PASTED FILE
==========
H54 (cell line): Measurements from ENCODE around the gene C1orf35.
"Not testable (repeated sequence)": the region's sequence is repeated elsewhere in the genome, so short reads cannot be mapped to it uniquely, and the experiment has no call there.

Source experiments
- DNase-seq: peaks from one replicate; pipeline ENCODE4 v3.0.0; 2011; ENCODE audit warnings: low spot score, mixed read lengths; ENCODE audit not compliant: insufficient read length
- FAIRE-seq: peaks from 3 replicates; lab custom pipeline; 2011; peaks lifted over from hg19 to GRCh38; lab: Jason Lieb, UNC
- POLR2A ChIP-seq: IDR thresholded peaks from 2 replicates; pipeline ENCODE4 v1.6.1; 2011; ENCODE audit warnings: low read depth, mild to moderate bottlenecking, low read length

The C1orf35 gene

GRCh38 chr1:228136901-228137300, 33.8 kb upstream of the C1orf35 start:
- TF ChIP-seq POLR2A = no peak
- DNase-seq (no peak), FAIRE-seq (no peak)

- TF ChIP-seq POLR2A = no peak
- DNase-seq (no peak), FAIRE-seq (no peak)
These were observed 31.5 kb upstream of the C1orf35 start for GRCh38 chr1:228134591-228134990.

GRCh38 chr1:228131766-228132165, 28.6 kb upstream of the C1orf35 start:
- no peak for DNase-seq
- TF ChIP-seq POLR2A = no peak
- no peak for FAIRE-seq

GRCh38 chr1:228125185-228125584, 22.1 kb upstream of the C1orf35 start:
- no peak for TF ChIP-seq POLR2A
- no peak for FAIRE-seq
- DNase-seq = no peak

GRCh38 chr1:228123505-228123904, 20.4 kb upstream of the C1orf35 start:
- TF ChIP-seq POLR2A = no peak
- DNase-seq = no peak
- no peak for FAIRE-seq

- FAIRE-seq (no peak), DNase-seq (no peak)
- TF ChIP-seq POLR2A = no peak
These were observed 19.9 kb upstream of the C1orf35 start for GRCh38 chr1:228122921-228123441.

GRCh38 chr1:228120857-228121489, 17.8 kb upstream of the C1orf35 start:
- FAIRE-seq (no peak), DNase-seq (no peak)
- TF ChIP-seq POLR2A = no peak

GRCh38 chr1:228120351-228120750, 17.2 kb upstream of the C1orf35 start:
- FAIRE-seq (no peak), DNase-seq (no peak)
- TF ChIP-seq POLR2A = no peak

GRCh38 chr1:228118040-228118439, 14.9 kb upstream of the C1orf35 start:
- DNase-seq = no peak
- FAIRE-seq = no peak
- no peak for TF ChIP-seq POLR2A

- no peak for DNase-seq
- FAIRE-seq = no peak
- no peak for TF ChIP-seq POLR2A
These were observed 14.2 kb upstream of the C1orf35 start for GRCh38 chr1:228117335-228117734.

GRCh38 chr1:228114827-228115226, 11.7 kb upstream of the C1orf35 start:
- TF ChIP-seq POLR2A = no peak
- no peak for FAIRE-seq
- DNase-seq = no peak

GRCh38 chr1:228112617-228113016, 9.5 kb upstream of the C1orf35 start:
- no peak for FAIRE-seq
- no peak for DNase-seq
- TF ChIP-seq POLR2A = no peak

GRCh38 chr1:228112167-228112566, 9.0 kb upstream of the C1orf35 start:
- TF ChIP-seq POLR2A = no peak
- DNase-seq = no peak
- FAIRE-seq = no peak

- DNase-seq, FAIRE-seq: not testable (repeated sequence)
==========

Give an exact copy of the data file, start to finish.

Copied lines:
H54 (cell line): Measurements from ENCODE around the gene C1orf35.
"Not testable (repeated sequence)": the region's sequence is repeated elsewhere in the genome, so short reads cannot be mapped to it uniquely, and the experiment has no call there.

Source experiments
- DNase-seq: peaks from one replicate; pipeline ENCODE4 v3.0.0; 2011; ENCODE audit warnings: low spot score, mixed read lengths; ENCODE audit not compliant: insufficient read length
- FAIRE-seq: peaks from 3 replicates; lab custom pipeline; 2011; peaks lifted over from hg19 to GRCh38; lab: Jason Lieb, UNC
- POLR2A ChIP-seq: IDR thresholded peaks from 2 replicates; pipeline ENCODE4 v1.6.1; 2011; ENCODE audit warnings: low read depth, mild to moderate bottlenecking, low read length

The C1orf35 gene

GRCh38 chr1:228136901-228137300, 33.8 kb upstream of the C1orf35 start:
- TF ChIP-seq POLR2A = no peak
- DNase-seq (no peak), FAIRE-seq (no peak)

- TF ChIP-seq POLR2A = no peak
- DNase-seq (no peak), FAIRE-seq (no peak)
These were observed 31.5 kb upstream of the C1orf35 start for GRCh38 chr1:228134591-228134990.

GRCh38 chr1:228131766-228132165, 28.6 kb upstream of the C1orf35 start:
- no peak for DNase-seq
- TF ChIP-seq POLR2A = no peak
- no peak for FAIRE-seq

GRCh38 chr1:228125185-228125584, 22.1 kb upstream of the C1orf35 start:
- no peak for TF ChIP-seq POLR2A
- no peak for FAIRE-seq
- DNase-seq = no peak

GRCh38 chr1:228123505-228123904, 20.4 kb upstream of the C1orf35 start:
- TF ChIP-seq POLR2A = no peak
- DNase-seq = no peak
- no peak for FAIRE-seq

- FAIRE-seq (no peak), DNase-seq (no peak)
- TF ChIP-seq POLR2A = no peak
These were observed 19.9 kb upstream of the C1orf35 start for GRCh38 chr1:228122921-228123441.

GRCh38 chr1:228120857-228121489, 17.8 kb upstream of the C1orf35 start:
- FAIRE-seq (no peak), DNase-seq (no peak)
- TF ChIP-seq POLR2A = no peak

GRCh38 chr1:228120351-228120750, 17.2 kb upstream of the C1orf35 start:
- FAIRE-seq (no peak), DNase-seq (no peak)
- TF ChIP-seq POLR2A = no peak

GRCh38 chr1:228118040-228118439, 14.9 kb upstream of the C1orf35 start:
- DNase-seq = no peak
- FAIRE-seq = no peak
- no peak for TF ChIP-seq POLR2A

- no peak for DNase-seq
- FAIRE-seq = no peak
- no peak for TF ChIP-seq POLR2A
These were observed 14.2 kb upstream of the C1orf35 start for GRCh38 chr1:228117335-228117734.

GRCh38 chr1:228114827-228115226, 11.7 kb upstream of the C1orf35 start:
- TF ChIP-seq POLR2A = no peak
- no peak for FAIRE-seq
- DNase-seq = no peak

GRCh38 chr1:228112617-228113016, 9.5 kb upstream of the C1orf35 start:
- no peak for FAIRE-seq
- no peak for DNase-seq
- TF ChIP-seq POLR2A = no peak

GRCh38 chr1:228112167-228112566, 9.0 kb upstream of the C1orf35 start:
- TF ChIP-seq POLR2A = no peak
- DNase-seq = no peak
- FAIRE-seq = no peak

- DNase-seq, FAIRE-seq: not testable (repeated sequence)